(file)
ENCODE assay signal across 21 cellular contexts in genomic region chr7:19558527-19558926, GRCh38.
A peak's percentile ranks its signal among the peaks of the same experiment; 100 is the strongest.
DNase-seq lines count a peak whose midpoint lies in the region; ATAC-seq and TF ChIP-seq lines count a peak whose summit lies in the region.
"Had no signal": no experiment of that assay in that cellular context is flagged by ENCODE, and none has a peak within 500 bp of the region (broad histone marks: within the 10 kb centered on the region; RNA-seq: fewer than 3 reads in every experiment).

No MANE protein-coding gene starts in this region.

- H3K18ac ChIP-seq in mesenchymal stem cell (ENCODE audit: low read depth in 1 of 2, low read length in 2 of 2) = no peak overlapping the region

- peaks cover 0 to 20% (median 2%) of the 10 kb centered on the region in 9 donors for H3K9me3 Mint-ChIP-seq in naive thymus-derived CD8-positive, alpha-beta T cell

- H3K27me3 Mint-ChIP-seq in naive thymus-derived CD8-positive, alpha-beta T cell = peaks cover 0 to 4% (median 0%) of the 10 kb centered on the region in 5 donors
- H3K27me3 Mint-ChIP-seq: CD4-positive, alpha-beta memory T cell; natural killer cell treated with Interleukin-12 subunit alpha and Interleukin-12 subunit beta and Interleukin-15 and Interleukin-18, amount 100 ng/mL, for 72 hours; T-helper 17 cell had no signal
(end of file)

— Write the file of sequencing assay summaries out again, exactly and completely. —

ENCODE assay signal across 21 cellular contexts in genomic region chr7:19558527-19558926, GRCh38.
A peak's percentile ranks its signal among the peaks of the same experiment; 100 is the strongest.
DNase-seq lines count a peak whose midpoint lies in the region; ATAC-seq and TF ChIP-seq lines count a peak whose summit lies in the region.
"Had no signal": no experiment of that assay in that cellular context is flagged by ENCODE, and none has a peak within 500 bp of the region (broad histone marks: within the 10 kb centered on the region; RNA-seq: fewer than 3 reads in every experiment).

No MANE protein-coding gene starts in this region.

- H3K18ac ChIP-seq in mesenchymal stem cell (ENCODE audit: low read depth in 1 of 2, low read length in 2 of 2) = no peak overlapping the region

- peaks cover 0 to 20% (median 2%) of the 10 kb centered on the region in 9 donors for H3K9me3 Mint-ChIP-seq in naive thymus-derived CD8-positive, alpha-beta T cell

- H3K27me3 Mint-ChIP-seq in naive thymus-derived CD8-positive, alpha-beta T cell = peaks cover 0 to 4% (median 0%) of the 10 kb centered on the region in 5 donors
- H3K27me3 Mint-ChIP-seq: CD4-positive, alpha-beta memory T cell; natural killer cell treated with Interleukin-12 subunit alpha and Interleukin-12 subunit beta and Interleukin-15 and Interleukin-18, amount 100 ng/mL, for 72 hours; T-helper 17 cell had no signal